I found that adding a consistent structure of colour, font size and format to each of the Livebinder pages helped me to further focus what was only most relevant.  I can see the Livebinder as a very good starting place for students who are trying to deepen their research.  I appreciate how you can easily add media to each page to richen the content.  I also really appreciate how each subtab is an actual live embedded link to the page, making it a visual enhancement rather than just a hyperlink.  As I chose the content of each LiveBinder tab, I went back to processing as in phase 3, as I was revising for my intended audience.  Realizing this negotiation makes the phases of inquiry appear non-linear and as a teacher-librarian I must expect students to negotiate these phases at their own pace.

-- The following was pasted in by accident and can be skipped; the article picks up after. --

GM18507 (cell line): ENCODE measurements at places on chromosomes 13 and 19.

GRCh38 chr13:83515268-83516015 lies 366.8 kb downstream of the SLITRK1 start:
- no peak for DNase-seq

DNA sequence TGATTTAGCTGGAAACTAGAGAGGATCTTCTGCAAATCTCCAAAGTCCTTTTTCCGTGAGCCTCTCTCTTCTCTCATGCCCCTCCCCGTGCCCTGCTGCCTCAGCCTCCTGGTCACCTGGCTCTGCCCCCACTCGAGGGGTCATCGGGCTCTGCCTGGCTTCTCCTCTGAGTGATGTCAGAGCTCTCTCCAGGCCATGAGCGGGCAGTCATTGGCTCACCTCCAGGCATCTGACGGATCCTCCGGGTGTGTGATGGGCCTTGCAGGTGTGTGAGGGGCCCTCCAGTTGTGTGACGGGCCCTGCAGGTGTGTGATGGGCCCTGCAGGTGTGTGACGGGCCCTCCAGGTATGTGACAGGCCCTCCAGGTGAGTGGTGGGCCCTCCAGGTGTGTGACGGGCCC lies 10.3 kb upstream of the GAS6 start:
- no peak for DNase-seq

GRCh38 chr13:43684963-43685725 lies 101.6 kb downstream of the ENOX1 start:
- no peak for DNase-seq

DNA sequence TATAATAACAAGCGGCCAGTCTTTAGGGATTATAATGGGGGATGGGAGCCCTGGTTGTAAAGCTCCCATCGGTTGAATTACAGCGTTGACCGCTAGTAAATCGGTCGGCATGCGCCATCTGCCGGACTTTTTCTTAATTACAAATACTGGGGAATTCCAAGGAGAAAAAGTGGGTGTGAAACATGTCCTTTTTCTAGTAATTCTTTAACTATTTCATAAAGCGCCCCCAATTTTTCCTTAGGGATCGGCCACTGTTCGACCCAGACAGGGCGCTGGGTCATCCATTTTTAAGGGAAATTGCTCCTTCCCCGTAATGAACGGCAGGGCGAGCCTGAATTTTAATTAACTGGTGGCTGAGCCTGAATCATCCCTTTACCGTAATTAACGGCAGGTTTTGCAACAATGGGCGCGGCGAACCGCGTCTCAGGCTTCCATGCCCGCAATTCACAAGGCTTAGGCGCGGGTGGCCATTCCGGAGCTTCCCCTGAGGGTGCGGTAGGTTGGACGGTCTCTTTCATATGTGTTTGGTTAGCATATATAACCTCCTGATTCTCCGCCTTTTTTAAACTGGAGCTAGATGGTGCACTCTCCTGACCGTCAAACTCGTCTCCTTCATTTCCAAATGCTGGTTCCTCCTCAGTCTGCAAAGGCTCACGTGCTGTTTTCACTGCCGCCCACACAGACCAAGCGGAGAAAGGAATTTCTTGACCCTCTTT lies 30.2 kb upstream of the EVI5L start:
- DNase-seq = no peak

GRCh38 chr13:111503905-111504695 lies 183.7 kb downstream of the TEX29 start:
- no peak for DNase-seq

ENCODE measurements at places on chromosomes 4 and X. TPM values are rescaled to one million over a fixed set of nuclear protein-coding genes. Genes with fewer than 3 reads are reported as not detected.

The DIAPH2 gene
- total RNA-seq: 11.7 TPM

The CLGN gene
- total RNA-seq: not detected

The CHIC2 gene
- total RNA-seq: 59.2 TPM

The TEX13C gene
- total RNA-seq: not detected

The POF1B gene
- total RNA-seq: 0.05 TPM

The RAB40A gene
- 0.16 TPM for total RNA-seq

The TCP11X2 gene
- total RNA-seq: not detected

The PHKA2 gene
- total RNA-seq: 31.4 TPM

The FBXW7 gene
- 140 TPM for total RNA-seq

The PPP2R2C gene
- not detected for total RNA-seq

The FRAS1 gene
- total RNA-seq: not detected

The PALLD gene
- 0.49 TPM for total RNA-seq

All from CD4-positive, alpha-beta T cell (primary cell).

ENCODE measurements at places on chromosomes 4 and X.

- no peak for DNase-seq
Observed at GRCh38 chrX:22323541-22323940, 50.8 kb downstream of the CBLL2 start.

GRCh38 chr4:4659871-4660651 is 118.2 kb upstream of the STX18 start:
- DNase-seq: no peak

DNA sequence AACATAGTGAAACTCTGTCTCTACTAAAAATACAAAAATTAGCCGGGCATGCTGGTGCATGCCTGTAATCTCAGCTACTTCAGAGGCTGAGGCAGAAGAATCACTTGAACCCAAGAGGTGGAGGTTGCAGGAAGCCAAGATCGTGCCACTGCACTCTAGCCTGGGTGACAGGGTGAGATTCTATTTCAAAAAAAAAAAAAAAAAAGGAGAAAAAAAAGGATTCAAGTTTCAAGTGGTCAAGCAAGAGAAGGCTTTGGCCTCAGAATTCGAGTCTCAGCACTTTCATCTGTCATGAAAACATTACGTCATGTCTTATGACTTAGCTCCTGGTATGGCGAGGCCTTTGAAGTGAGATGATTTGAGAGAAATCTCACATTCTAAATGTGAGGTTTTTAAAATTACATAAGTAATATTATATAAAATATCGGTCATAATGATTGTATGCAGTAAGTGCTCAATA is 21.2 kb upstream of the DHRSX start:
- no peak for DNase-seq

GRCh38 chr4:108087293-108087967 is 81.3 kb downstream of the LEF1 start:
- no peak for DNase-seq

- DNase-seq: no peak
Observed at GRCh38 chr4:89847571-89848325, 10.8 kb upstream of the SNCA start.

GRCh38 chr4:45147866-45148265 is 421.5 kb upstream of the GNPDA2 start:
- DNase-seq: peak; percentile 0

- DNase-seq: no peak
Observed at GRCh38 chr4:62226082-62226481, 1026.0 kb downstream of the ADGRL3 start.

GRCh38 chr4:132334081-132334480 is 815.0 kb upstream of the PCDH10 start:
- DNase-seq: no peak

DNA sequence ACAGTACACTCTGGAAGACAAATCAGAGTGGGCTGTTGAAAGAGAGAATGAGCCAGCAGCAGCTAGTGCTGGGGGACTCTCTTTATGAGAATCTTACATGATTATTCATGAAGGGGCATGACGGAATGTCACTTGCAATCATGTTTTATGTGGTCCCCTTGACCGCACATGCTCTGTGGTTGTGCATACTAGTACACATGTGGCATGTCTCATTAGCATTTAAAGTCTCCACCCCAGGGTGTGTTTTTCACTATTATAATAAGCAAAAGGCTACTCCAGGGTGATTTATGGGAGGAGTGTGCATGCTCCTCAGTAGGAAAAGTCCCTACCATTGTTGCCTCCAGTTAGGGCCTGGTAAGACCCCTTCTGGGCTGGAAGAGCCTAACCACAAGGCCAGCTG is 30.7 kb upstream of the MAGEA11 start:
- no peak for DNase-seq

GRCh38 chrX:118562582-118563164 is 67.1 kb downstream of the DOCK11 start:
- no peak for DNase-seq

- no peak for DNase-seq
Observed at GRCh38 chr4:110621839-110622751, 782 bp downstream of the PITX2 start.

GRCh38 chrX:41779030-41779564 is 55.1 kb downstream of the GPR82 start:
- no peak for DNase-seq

Phase 5: Sharing

My favourite thing about Livebinders is how easy it is share them with the world through social media or embedding them.  As I was building this Livebinder, I tweeted the link and I immediately made a connection to the creators of Livebinder, Tina and Barbara (@LiveBinders) who favourited my Tweet and want to hear my feedback.  Sharing inquiry work and having feedback from an authentic audience is a vital part of the process and I am looking forward to hearing from my classmates and beyond as I publish it in various places.  In our school board, we are implementing a policy where we will not publish student material so as not to infringe on their privacy.  It is my hope, however, that students will realize the importance of the authentic audience online and self-publish.

Phase 6: Evaluating